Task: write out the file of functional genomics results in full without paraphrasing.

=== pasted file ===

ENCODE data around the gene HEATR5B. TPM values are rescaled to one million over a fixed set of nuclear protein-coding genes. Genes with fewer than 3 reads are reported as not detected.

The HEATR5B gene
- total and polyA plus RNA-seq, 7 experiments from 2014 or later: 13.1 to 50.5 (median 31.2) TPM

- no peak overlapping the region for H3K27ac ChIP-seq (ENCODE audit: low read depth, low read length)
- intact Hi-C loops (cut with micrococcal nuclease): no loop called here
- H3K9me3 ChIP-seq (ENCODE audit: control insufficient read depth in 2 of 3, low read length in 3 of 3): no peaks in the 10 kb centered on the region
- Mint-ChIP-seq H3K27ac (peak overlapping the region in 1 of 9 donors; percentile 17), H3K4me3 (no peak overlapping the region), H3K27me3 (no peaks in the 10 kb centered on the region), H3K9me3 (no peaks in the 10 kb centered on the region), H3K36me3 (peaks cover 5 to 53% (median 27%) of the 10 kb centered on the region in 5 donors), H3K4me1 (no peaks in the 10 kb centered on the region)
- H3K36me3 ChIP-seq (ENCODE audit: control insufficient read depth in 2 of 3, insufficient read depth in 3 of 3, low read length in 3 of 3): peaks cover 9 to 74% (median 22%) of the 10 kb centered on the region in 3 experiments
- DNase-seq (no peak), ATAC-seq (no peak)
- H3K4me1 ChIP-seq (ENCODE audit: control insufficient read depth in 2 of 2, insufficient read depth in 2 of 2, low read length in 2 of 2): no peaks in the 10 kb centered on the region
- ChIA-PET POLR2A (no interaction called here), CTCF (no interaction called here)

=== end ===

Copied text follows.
ENCODE data around the gene HEATR5B. TPM values are rescaled to one million over a fixed set of nuclear protein-coding genes. Genes with fewer than 3 reads are reported as not detected.

The HEATR5B gene
- total and polyA plus RNA-seq, 7 experiments from 2014 or later: 13.1 to 50.5 (median 31.2) TPM

- no peak overlapping the region for H3K27ac ChIP-seq (ENCODE audit: low read depth, low read length)
- intact Hi-C loops (cut with micrococcal nuclease): no loop called here
- H3K9me3 ChIP-seq (ENCODE audit: control insufficient read depth in 2 of 3, low read length in 3 of 3): no peaks in the 10 kb centered on the region
- Mint-ChIP-seq H3K27ac (peak overlapping the region in 1 of 9 donors; percentile 17), H3K4me3 (no peak overlapping the region), H3K27me3 (no peaks in the 10 kb centered on the region), H3K9me3 (no peaks in the 10 kb centered on the region), H3K36me3 (peaks cover 5 to 53% (median 27%) of the 10 kb centered on the region in 5 donors), H3K4me1 (no peaks in the 10 kb centered on the region)
- H3K36me3 ChIP-seq (ENCODE audit: control insufficient read depth in 2 of 3, insufficient read depth in 3 of 3, low read length in 3 of 3): peaks cover 9 to 74% (median 22%) of the 10 kb centered on the region in 3 experiments
- DNase-seq (no peak), ATAC-seq (no peak)
- H3K4me1 ChIP-seq (ENCODE audit: control insufficient read depth in 2 of 2, insufficient read depth in 2 of 2, low read length in 2 of 2): no peaks in the 10 kb centered on the region
- ChIA-PET POLR2A (no interaction called here), CTCF (no interaction called here)